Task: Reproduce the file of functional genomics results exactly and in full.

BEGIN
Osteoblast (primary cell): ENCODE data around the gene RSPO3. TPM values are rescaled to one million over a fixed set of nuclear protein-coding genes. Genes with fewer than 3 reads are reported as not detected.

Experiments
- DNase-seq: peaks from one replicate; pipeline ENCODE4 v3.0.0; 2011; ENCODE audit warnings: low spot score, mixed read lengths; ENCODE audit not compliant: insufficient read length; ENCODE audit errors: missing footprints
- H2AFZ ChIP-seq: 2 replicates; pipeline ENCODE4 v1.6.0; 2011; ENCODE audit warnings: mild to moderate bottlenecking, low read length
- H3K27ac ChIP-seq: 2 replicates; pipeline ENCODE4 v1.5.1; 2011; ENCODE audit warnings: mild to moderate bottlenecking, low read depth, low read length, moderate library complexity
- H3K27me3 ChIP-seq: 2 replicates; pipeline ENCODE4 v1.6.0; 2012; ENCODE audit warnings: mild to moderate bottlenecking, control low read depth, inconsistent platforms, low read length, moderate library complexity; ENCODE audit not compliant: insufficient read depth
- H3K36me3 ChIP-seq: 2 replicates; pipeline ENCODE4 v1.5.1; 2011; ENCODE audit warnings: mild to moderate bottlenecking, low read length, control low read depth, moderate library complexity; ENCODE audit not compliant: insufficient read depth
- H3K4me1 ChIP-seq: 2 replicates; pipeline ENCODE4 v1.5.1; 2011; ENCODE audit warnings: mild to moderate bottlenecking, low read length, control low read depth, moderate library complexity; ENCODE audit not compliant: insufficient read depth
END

Osteoblast (primary cell): ENCODE data around the gene RSPO3. TPM values are rescaled to one million over a fixed set of nuclear protein-coding genes. Genes with fewer than 3 reads are reported as not detected.

Experiments
- DNase-seq: peaks from one replicate; pipeline ENCODE4 v3.0.0; 2011; ENCODE audit warnings: low spot score, mixed read lengths; ENCODE audit not compliant: insufficient read length; ENCODE audit errors: missing footprints
- H2AFZ ChIP-seq: 2 replicates; pipeline ENCODE4 v1.6.0; 2011; ENCODE audit warnings: mild to moderate bottlenecking, low read length
- H3K27ac ChIP-seq: 2 replicates; pipeline ENCODE4 v1.5.1; 2011; ENCODE audit warnings: mild to moderate bottlenecking, low read depth, low read length, moderate library complexity
- H3K27me3 ChIP-seq: 2 replicates; pipeline ENCODE4 v1.6.0; 2012; ENCODE audit warnings: mild to moderate bottlenecking, control low read depth, inconsistent platforms, low read length, moderate library complexity; ENCODE audit not compliant: insufficient read depth
- H3K36me3 ChIP-seq: 2 replicates; pipeline ENCODE4 v1.5.1; 2011; ENCODE audit warnings: mild to moderate bottlenecking, low read length, control low read depth, moderate library complexity; ENCODE audit not compliant: insufficient read depth
- H3K4me1 ChIP-seq: 2 replicates; pipeline ENCODE4 v1.5.1; 2011; ENCODE audit warnings: mild to moderate bottlenecking, low read length, control low read depth, moderate library complexity; ENCODE audit not compliant: insufficient read depth